There is one problem with your argument here - and I agree with you in one 
sense.  In the home user market the users don't need to know - and that’s what 
we did in our rollout in the home user market.

The corporate side is NOT like that - you HAVE to communicate with them for 
simple reasons:

A.) In many corporates you don't control the CPE - unless you're doing fully 
managed service.  This means they have to change things on their CPE to route 
the v6 through.
B.) Corporates run firewalls - firewalls have to have v6 rulesets and have to 
be configured
C.) Corporates run internal network infrastructure - often with multiple vlans 
etc - this requires configuration.

So yes - home user you can turn on and off it can go - this is *exactly* what 
we did to turn Zimbabwe green on the v6 map. Corporates are a far far more 
tricky story, and there you actually have to put in some work.


-----Original Message-----
From: Leo Vegoda [mailto:leo.veg...@icann.org] 
Sent: 12 October 2016 16:51
To: Andrew Alston <andrew.als...@liquidtelecom.com>
Cc: General Discussions of AFRINIC <community-discuss@afrinic.net>
Subject: RE: [Community-Discuss] IPv6 Chapter 254

Andrew Alston wrote:


> If we truly want v6 adoption, I’d argue we are going about it the wrong way,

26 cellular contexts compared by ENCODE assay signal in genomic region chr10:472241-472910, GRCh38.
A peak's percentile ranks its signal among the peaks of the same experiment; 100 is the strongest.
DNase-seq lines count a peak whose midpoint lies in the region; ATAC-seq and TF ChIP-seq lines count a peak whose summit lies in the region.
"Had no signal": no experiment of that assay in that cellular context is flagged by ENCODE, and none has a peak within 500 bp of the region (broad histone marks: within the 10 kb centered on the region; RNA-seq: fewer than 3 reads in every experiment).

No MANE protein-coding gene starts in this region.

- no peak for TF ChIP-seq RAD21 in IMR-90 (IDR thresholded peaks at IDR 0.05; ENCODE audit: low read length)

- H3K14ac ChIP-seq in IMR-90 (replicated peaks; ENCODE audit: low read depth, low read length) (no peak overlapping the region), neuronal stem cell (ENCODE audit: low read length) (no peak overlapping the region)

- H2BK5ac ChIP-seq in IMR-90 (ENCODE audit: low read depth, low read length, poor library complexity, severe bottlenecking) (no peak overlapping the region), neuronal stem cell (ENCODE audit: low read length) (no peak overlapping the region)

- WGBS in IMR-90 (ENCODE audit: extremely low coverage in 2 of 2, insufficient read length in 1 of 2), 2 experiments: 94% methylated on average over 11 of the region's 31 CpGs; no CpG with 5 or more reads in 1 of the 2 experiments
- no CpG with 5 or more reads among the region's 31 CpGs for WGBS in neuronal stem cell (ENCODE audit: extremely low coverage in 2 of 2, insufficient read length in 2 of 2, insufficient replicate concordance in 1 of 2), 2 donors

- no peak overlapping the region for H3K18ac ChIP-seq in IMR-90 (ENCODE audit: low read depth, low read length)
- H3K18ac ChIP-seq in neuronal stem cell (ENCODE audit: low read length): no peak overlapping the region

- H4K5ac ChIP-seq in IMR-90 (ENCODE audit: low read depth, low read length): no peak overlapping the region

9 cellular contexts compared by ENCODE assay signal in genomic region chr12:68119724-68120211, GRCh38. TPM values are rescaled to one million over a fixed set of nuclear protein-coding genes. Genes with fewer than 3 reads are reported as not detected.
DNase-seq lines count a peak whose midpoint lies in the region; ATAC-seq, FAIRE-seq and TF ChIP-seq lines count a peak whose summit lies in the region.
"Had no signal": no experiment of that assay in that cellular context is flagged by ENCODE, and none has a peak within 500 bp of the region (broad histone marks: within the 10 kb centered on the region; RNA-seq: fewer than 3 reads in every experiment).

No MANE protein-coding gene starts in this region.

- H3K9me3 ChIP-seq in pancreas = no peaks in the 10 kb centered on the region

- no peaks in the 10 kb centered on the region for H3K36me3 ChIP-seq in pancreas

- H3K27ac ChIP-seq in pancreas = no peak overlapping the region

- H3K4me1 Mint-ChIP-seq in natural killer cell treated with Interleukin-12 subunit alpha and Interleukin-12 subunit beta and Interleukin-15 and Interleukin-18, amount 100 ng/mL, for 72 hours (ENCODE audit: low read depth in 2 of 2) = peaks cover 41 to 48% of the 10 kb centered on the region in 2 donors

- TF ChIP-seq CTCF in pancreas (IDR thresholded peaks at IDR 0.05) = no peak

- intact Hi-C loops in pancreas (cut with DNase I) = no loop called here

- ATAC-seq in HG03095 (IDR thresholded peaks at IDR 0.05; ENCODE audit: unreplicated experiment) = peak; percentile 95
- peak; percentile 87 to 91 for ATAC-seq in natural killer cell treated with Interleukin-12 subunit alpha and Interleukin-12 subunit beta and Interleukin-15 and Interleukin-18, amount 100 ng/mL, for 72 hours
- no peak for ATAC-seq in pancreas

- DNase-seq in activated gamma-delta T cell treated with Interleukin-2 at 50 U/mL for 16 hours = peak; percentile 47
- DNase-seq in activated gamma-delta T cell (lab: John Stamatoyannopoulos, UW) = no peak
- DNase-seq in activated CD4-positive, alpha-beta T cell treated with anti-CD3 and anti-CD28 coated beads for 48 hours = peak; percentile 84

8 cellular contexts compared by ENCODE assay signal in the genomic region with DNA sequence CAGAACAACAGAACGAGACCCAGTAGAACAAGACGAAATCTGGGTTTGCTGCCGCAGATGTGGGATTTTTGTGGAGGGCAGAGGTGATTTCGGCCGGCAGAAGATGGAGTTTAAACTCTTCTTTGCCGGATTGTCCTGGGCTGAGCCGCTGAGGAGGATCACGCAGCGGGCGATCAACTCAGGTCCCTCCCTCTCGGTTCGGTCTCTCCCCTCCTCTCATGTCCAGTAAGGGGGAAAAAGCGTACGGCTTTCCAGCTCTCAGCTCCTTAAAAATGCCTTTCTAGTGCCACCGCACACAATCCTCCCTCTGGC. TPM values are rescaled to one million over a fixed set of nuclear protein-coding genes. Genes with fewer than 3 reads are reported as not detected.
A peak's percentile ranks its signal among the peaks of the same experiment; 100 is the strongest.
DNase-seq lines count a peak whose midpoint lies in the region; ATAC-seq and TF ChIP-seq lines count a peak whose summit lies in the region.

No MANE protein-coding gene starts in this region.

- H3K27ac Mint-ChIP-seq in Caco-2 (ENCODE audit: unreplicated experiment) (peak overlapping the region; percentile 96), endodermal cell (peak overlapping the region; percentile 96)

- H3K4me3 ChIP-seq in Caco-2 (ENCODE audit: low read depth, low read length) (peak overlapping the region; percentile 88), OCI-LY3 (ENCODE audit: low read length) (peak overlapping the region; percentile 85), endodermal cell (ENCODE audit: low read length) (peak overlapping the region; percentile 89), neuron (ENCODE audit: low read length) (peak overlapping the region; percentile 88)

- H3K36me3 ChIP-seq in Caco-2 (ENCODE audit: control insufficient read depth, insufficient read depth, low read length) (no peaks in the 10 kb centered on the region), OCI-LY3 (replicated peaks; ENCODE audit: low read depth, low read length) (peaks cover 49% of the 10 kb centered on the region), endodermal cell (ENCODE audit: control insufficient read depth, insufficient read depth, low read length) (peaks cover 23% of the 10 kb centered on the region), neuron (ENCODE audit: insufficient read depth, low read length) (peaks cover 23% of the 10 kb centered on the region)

> we have to promote it into the corporate and home user market.  Only when 
> these markets start demanding IPv6 will we get true movement from the 
> majority of providers

I disagree. If the home user market needs to know or care about which version 
of the Internet Protocol is being used, or even know what the Internet Protocol 
is, things have gone wrong. Some parts of the corporate market do need to know 
but not most small and medium sized businesses. They just buy packaged services 
and can legitimately expect them to work as expected.

The providers on the list at http://www.worldipv6launch.org/measurements/ with 
the big IPv6 deployments didn't survey their residential customers and ask them 
which version of IP they'd prefer. They made IPv6 an integral component of 
their systematic network upgrade. 


Leo Vegoda
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